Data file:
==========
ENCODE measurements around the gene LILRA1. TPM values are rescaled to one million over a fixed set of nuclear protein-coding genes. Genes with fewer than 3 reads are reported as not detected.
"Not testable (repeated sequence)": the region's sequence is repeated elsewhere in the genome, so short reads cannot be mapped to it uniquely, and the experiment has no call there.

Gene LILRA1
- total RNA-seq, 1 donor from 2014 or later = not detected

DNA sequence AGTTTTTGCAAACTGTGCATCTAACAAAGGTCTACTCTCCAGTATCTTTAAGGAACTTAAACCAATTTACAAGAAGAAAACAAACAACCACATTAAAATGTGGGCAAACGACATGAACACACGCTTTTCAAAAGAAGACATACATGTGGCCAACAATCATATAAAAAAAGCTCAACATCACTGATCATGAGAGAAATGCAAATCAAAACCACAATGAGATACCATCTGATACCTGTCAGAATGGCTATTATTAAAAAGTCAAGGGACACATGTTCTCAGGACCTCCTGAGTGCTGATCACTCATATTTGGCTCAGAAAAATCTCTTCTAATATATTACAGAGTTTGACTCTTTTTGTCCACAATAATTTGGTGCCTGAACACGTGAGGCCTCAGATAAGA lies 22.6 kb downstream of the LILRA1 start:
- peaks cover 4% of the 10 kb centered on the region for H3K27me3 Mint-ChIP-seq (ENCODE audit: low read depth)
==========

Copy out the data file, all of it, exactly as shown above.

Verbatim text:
ENCODE measurements around the gene LILRA1. TPM values are rescaled to one million over a fixed set of nuclear protein-coding genes. Genes with fewer than 3 reads are reported as not detected.
"Not testable (repeated sequence)": the region's sequence is repeated elsewhere in the genome, so short reads cannot be mapped to it uniquely, and the experiment has no call there.

Gene LILRA1
- total RNA-seq, 1 donor from 2014 or later = not detected

DNA sequence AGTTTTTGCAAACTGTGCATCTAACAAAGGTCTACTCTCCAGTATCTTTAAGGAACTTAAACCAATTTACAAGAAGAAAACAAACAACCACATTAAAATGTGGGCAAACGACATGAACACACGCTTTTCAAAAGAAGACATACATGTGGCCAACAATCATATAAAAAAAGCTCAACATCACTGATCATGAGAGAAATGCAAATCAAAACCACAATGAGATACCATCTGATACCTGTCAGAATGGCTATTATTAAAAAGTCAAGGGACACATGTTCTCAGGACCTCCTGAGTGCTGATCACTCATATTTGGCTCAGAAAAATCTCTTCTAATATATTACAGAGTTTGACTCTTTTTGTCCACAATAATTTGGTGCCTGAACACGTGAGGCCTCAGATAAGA lies 22.6 kb downstream of the LILRA1 start:
- peaks cover 4% of the 10 kb centered on the region for H3K27me3 Mint-ChIP-seq (ENCODE audit: low read depth)